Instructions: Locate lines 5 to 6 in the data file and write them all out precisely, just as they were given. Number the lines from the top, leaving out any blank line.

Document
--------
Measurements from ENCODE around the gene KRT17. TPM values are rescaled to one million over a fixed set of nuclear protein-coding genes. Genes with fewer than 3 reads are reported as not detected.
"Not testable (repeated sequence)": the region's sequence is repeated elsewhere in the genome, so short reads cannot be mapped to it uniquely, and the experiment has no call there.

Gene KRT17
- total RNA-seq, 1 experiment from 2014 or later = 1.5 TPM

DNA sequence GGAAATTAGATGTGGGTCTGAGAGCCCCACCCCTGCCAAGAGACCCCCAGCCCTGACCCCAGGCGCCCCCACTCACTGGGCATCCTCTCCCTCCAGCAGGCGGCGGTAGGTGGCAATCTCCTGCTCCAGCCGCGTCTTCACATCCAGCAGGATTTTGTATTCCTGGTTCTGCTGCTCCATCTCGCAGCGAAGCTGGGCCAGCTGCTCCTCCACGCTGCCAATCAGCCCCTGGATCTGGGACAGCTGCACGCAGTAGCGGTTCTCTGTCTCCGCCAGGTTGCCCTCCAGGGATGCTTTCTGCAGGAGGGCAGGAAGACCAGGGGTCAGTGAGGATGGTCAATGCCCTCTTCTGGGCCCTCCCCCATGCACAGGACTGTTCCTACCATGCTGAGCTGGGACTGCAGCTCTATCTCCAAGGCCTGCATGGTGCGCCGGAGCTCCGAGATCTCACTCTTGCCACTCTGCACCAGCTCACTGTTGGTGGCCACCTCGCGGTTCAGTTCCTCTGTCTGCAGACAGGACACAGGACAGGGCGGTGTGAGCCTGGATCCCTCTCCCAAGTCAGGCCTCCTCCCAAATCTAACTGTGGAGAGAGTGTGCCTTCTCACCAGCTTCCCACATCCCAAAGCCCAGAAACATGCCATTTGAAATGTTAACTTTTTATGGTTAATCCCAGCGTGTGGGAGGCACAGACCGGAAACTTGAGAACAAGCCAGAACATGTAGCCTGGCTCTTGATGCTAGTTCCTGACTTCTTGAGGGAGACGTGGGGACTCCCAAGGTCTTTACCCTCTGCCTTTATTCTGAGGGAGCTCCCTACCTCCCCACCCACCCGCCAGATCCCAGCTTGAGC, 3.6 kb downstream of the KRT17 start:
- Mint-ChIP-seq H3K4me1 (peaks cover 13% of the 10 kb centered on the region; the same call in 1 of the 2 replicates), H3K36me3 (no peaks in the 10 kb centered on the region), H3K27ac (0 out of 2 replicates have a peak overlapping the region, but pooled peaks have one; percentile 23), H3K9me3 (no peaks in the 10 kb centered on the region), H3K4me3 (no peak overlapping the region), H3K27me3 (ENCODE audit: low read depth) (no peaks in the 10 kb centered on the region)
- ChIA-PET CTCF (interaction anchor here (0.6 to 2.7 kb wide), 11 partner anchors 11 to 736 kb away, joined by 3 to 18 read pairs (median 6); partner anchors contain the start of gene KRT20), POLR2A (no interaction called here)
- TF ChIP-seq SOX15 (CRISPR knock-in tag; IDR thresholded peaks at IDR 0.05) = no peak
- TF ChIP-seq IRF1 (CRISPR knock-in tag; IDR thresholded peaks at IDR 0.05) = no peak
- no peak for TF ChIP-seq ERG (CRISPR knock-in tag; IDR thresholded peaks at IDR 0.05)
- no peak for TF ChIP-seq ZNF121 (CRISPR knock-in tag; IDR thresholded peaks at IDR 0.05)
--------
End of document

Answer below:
DNA sequence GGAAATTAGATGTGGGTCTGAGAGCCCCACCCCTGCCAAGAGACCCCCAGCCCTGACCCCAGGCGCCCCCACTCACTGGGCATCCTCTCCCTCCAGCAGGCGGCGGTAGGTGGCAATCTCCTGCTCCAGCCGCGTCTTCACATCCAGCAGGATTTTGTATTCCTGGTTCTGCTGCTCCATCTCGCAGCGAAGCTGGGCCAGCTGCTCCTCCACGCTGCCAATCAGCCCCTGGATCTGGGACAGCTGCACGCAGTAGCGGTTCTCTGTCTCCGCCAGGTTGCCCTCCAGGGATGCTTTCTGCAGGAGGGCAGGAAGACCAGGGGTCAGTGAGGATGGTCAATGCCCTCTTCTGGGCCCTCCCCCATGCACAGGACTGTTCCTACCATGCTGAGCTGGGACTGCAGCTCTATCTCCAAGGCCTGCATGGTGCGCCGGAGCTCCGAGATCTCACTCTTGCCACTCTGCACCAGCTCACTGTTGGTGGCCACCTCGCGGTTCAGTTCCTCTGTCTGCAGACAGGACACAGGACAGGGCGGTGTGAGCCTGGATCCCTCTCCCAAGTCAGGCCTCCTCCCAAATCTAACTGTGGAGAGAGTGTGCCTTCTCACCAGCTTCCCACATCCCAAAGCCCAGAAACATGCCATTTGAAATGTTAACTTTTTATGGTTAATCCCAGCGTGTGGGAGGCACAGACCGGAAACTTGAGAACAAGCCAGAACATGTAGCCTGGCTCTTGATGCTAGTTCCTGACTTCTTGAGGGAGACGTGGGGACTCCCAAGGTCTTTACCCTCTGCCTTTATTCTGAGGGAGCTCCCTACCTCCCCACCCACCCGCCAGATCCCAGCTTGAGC, 3.6 kb downstream of the KRT17 start:
- Mint-ChIP-seq H3K4me1 (peaks cover 13% of the 10 kb centered on the region; the same call in 1 of the 2 replicates), H3K36me3 (no peaks in the 10 kb centered on the region), H3K27ac (0 out of 2 replicates have a peak overlapping the region, but pooled peaks have one; percentile 23), H3K9me3 (no peaks in the 10 kb centered on the region), H3K4me3 (no peak overlapping the region), H3K27me3 (ENCODE audit: low read depth) (no peaks in the 10 kb centered on the region)